Connecting With Community

I have been trying to think of ways to connect better with my local community. This includes the school up the road where the kids attend. I have dreamed up a few ideas to both connect (for my sake and fulfilment of my own passion and mission) But also for their sake, wanting to serve them in ways that are actually beinificial to them and maybe actually produce a better place to live and be in community as neighbours.
Problem is that I tend to just have the ideas and…that’s it.
Some of the problem is time but I would say the major issue is my butt…it seems to be stuck in one place, too scared about stepping out and taking a risk. If I initiate something, will everyone just think I am some do gooder try hard etc. I mean Hamo has started his BBQ thing and had begun to connect with people up there….hm

So what happens? My 9 year old daughter decides that she wants to play netball, that she wants to play locally and that she wants to play with kids in her class. She acts on this, with Christine’s help. Mik gets the team together at school, gets her list of names, we register a team and boom – last Monday night was game number 1.
I stood there with 2 other dads from the class who I know to say ‘hi’ to and chat with, but we stood and talked and talked, in fact we were guilty of a lack of cheering for the team. But as I stood there engaging in some of the best conversations I had had with these guys I thought to myself…”My daughter is more effective at this tranformational community stuff/mission stuff than I am”
Maybe we need to get less hung up about theory, and ‘mission’ and just go out, be friends, play tennis, netball, have beer and be yourself.
Thanks Mikaela!


3 thoughts on “Connecting With Community

  1. I remember a few years ago having this exact same discussion with a friend of mine.

    We talk about wanting to reach out into the community but really we want to have our own ‘christian’ communities and then invite people to join us, where it’s safe, where we are the majority. Isn’t this why we have our own play groups, craft groups, mother’s groups, sporting teams, drama groups, dance groups etc all run by the church?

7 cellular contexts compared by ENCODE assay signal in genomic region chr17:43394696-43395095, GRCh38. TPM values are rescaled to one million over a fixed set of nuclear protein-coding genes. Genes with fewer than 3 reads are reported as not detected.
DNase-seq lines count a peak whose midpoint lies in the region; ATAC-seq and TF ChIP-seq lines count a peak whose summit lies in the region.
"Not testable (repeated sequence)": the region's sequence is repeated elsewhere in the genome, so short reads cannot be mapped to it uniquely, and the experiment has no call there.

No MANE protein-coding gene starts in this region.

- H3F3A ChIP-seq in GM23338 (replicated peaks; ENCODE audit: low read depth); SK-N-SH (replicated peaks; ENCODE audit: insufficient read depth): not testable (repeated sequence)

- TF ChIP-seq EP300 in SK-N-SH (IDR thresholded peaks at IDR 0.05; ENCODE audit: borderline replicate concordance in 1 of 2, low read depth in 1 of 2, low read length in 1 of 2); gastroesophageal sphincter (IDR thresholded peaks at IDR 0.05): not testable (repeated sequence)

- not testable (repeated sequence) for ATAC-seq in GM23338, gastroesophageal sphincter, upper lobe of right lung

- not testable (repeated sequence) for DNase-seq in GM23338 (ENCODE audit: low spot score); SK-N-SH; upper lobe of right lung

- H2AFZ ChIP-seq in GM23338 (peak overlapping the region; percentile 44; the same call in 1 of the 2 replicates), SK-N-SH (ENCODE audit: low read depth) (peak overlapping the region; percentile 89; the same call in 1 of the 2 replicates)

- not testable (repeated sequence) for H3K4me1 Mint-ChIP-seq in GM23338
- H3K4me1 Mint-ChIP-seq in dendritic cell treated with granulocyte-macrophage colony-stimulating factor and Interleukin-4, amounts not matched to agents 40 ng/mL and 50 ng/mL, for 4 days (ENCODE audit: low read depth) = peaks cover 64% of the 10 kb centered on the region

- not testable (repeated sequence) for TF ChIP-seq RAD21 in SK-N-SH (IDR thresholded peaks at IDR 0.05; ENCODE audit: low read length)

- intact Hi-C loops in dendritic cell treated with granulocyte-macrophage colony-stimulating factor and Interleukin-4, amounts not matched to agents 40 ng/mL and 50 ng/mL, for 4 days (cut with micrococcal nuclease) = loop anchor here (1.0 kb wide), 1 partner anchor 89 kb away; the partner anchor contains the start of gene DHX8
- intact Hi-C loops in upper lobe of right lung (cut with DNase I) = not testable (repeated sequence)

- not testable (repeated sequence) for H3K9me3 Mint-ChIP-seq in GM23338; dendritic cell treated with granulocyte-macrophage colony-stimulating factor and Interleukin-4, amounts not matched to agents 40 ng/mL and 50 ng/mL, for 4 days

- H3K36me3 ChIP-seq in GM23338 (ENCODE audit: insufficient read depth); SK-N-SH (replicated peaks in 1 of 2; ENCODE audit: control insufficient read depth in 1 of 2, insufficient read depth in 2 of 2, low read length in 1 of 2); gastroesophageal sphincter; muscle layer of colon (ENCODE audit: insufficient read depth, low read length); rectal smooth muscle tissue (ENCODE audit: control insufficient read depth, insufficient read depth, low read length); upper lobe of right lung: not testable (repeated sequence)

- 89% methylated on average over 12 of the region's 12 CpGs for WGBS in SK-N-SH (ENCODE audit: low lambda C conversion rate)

Why do we have to segregate ourselves so much? If we joined in with community activities that are already running we

    1. would have an instanat connection with the people that are already there because there’s already a common interest, it doesn’t have to be forced like with your neighbours or people you work with. (I’m not saying you shouldn’t try and connect with your neighbours but the only thing you possibly have in common with them is the proximity of you houses.)

    2. we would be using community buildings, therefore lessening the need for bigger church buildings therefore able to channel finances into other areas.

    3. we wouldn’t be seen so much as an exclusive club that you have to be a member of and we would be, in my opinion, fulfilling the great commission of going OUT into the world.

    Imagine if every young person had just 1 activity that they did that was not part of the church??? Their week wasn’t full of mon night meetings, tues night music practice, wed night small group, friday night youth, sun morning/night church….. perhaps they were part of the local drama club putting on a performace? Or went to salsa classes in northbridge? How would that affect our community??

  2. How would that affect our community?? Joining the dance club, netball team etc is a great start and is to be commended. Being incarnational begins with getting outside our church walls and integrating with our community.

    I believe the big challenge then is to be salt and light in this context. I have been involved in a local tabletennis club now for over 18 months and am fairly open about my faith. I have had a couple “semi-spiritual” conversations but that seems to be the extent of my impact on this club. Maybe Vawz has the better idea of being a spectator rather than a “player”.

    I am keen to learn from those who are not only integrating with the community but experiencing the transformational work of Christ in the midst of this community. On page 43 of “The Shaping of Things to Come – Frost/Hirsch” the authors use an example of a group of model car racers. Rather than “invite them to church” it is suggested that one could buy a model car and join the club. “If a few car racers came into relationship with Christ, they should not be encouraged to leave the club and join the church. Rather, a home church could be established, and the brand-new Christian car enthusiasts could worship God in the context of their tribal identity.”

    Now this sounds awesome and I am all for this incarnational approach to mission but am also keen to learn from some real life examples which explain the way the dots were connected between joining the club and starting the home church.

    My intention is not to be negative but to be inspired by some of those real life stories where the dots have been connected.

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